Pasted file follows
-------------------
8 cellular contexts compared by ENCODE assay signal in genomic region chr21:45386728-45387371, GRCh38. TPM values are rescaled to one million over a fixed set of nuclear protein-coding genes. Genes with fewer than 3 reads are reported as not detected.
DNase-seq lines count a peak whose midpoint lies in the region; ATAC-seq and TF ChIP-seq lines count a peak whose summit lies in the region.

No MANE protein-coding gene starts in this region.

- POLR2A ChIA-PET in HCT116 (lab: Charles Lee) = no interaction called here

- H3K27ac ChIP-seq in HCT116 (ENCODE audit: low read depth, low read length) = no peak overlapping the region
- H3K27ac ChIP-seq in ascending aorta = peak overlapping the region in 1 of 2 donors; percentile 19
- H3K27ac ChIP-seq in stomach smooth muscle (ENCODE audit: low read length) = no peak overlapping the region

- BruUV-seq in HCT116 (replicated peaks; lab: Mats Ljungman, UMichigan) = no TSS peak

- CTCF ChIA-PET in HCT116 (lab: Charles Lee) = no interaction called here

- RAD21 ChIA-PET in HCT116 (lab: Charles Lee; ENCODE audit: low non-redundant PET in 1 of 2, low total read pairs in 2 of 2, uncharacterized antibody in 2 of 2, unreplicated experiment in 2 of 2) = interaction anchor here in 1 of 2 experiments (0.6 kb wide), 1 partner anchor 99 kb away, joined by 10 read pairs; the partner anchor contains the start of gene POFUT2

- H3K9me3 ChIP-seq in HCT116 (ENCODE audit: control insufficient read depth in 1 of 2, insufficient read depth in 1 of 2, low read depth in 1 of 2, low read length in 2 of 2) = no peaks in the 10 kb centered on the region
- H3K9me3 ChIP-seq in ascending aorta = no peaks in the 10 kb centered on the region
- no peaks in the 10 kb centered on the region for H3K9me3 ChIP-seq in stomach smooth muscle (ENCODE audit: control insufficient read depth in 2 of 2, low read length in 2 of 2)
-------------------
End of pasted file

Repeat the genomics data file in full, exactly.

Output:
8 cellular contexts compared by ENCODE assay signal in genomic region chr21:45386728-45387371, GRCh38. TPM values are rescaled to one million over a fixed set of nuclear protein-coding genes. Genes with fewer than 3 reads are reported as not detected.
DNase-seq lines count a peak whose midpoint lies in the region; ATAC-seq and TF ChIP-seq lines count a peak whose summit lies in the region.

No MANE protein-coding gene starts in this region.

- POLR2A ChIA-PET in HCT116 (lab: Charles Lee) = no interaction called here

- H3K27ac ChIP-seq in HCT116 (ENCODE audit: low read depth, low read length) = no peak overlapping the region
- H3K27ac ChIP-seq in ascending aorta = peak overlapping the region in 1 of 2 donors; percentile 19
- H3K27ac ChIP-seq in stomach smooth muscle (ENCODE audit: low read length) = no peak overlapping the region

- BruUV-seq in HCT116 (replicated peaks; lab: Mats Ljungman, UMichigan) = no TSS peak

- CTCF ChIA-PET in HCT116 (lab: Charles Lee) = no interaction called here

- RAD21 ChIA-PET in HCT116 (lab: Charles Lee; ENCODE audit: low non-redundant PET in 1 of 2, low total read pairs in 2 of 2, uncharacterized antibody in 2 of 2, unreplicated experiment in 2 of 2) = interaction anchor here in 1 of 2 experiments (0.6 kb wide), 1 partner anchor 99 kb away, joined by 10 read pairs; the partner anchor contains the start of gene POFUT2

- H3K9me3 ChIP-seq in HCT116 (ENCODE audit: control insufficient read depth in 1 of 2, insufficient read depth in 1 of 2, low read depth in 1 of 2, low read length in 2 of 2) = no peaks in the 10 kb centered on the region
- H3K9me3 ChIP-seq in ascending aorta = no peaks in the 10 kb centered on the region
- no peaks in the 10 kb centered on the region for H3K9me3 ChIP-seq in stomach smooth muscle (ENCODE audit: control insufficient read depth in 2 of 2, low read length in 2 of 2)